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Student app to tackle corruption in South Africa

Student app to tackle corruption in South Africa

Four Honours students at the University of Johannesburg's Academy of Computer Science and Software Engineering (ACSSE), from South Africa, Zimbabwe and Nigeria, have developed an app to help combat corruption in South Africa.

The Kriterion app, developed by Rito Vukela, Chukwudi Obodoekwe, Kennedy Sigauke and Vuyane Ngwenya, secured first place in the 'World Citizenship' category at the global competition.

Team leader Obodoekwe, from Anambra State in Nigeria, says the original idea behind the innovation came from his uncle and it was the desire to address a shared problem that helped give rise to the solution. "We believe the diversity of the our team played a major role in the success of the project. We are four students from three different African countries but we found out that we faced the same problem in terms of tender corruption."

How it works

The application integrates tender management processes into one system. It covers the entire spectrum of tender applications, evaluation and bid management based on complex criteria in algorithms published by the South African government. This includes the awarding of tenders and post-project or post-milestone delivery ratings.

The team also built in a 'reality-check' feature which subject matter experts can use to submit estimates of what a realistic bid for a tender should amount to.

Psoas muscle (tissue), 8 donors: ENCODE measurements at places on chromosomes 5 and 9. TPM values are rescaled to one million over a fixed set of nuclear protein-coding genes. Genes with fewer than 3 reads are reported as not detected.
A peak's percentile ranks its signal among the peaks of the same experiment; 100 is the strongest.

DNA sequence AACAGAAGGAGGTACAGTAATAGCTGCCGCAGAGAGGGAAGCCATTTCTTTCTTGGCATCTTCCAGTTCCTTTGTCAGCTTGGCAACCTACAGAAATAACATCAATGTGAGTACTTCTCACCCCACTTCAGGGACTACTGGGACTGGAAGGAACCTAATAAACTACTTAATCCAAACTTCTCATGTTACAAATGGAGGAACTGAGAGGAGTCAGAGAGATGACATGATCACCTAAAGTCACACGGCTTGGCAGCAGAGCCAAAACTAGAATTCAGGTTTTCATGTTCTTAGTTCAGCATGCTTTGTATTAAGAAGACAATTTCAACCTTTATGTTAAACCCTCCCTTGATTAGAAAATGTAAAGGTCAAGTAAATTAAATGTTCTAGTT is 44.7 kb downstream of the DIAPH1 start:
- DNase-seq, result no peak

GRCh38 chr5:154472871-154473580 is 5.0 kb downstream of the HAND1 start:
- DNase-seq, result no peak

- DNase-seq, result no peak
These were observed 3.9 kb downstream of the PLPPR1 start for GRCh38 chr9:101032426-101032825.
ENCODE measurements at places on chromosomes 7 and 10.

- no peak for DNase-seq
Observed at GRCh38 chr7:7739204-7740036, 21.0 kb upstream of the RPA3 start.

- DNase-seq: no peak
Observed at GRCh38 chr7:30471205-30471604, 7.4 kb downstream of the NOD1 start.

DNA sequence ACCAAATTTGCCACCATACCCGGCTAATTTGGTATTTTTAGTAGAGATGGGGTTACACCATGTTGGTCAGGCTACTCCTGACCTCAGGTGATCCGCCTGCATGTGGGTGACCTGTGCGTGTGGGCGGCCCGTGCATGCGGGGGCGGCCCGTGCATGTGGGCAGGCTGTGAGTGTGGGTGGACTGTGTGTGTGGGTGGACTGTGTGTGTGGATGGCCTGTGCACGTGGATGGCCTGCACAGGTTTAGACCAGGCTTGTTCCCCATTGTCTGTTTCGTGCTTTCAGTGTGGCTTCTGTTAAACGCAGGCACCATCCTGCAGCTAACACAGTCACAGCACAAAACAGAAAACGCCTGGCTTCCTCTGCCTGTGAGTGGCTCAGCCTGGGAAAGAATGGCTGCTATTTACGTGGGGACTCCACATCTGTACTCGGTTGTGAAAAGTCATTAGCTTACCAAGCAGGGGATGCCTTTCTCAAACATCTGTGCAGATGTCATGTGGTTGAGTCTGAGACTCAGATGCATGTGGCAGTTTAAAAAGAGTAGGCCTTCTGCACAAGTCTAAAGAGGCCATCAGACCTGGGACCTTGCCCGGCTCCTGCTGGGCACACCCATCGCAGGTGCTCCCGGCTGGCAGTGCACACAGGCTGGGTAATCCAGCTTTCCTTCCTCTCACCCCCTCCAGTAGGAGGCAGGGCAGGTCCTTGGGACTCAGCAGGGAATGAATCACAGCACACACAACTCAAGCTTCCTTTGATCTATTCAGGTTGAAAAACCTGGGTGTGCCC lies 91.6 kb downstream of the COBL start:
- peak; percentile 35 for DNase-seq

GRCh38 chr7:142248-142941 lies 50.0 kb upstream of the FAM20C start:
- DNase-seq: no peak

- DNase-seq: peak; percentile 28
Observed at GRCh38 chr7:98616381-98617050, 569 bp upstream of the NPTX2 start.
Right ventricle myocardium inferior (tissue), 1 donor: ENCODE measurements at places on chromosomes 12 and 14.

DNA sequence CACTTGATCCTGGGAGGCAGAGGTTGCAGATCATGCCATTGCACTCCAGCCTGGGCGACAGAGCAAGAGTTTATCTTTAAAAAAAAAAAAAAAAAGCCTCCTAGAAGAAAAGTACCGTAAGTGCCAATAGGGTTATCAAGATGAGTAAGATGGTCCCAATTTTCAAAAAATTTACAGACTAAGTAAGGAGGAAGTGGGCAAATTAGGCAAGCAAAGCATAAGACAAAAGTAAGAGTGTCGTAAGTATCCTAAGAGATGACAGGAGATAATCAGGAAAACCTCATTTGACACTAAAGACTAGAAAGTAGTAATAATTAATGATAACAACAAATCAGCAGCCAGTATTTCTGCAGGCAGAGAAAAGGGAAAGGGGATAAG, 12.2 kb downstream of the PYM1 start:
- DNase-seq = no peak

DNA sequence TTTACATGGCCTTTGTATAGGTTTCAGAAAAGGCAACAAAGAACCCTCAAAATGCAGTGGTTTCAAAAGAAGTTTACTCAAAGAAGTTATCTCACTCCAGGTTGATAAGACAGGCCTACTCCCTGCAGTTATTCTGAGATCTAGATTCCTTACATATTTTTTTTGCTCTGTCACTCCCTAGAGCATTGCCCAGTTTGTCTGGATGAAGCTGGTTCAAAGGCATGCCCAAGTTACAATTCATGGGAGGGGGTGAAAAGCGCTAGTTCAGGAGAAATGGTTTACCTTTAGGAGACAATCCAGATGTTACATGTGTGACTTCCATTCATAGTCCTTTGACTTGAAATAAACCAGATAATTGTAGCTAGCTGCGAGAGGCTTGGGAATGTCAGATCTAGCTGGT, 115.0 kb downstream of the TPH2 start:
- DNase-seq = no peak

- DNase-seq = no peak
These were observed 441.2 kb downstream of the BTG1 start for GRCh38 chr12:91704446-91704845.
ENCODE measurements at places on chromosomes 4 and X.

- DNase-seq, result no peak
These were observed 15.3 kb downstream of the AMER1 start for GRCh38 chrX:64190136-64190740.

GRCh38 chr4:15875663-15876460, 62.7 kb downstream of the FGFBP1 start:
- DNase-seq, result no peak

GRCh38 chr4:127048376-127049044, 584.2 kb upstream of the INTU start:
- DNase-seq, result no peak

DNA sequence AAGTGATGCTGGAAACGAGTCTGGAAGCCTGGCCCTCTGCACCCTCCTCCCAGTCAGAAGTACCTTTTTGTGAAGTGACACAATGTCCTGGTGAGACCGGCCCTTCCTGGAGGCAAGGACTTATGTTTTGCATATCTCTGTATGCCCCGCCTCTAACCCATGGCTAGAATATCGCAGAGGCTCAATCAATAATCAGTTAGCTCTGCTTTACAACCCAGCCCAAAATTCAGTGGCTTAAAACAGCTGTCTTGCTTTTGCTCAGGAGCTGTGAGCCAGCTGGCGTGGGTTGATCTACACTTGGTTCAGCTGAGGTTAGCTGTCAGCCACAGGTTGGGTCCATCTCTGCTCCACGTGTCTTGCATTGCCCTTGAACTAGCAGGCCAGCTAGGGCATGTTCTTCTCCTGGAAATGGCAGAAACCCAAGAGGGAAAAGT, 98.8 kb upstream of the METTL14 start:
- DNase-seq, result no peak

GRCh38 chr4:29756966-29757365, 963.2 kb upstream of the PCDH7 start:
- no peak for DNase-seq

In this way, estimates can be accurately assessed and any irregularities immediately identified.

According to the University of Johannesburg "Kriterion project added a layer of 'triple-blind' functionality: the bidders on tenders, the industry experts and the government officials are all completely anonymous to each other on the system, to reduce influencing of the tender award process."

The team used Microsoft Visual C# for the backend, Microsoft SQL for the database communication, Angular JS and HTML for the front end and SignalR for the real-time updates of a chat forum for each tender project. The mobile application was developed on the Android platform.

Obodoekwe says the team wanted to do something different and make a small impact in society. "People talk about making changes, or just criticise the government, but you need to ask what role you play in making the country better. We believe that a change can start from individuals. That's why we identified the need to address problems with tenders and procurement systems. If this is implemented we believe it can go a long way to curb tender corruption,"

Frans Blauw, a lecturer at ACSSE and coordinator of student teams for the challenge, confirmed that Team Kriterion will compete in the MEA regional semi-final in May for a chance to participate at the World Finals in Washington this July.

"We are very proud of all that our students have achieved by winning the final round of the Microsoft Imagine Cup South Africa. With 75 teams entered from all over the country, it is no mean feat."

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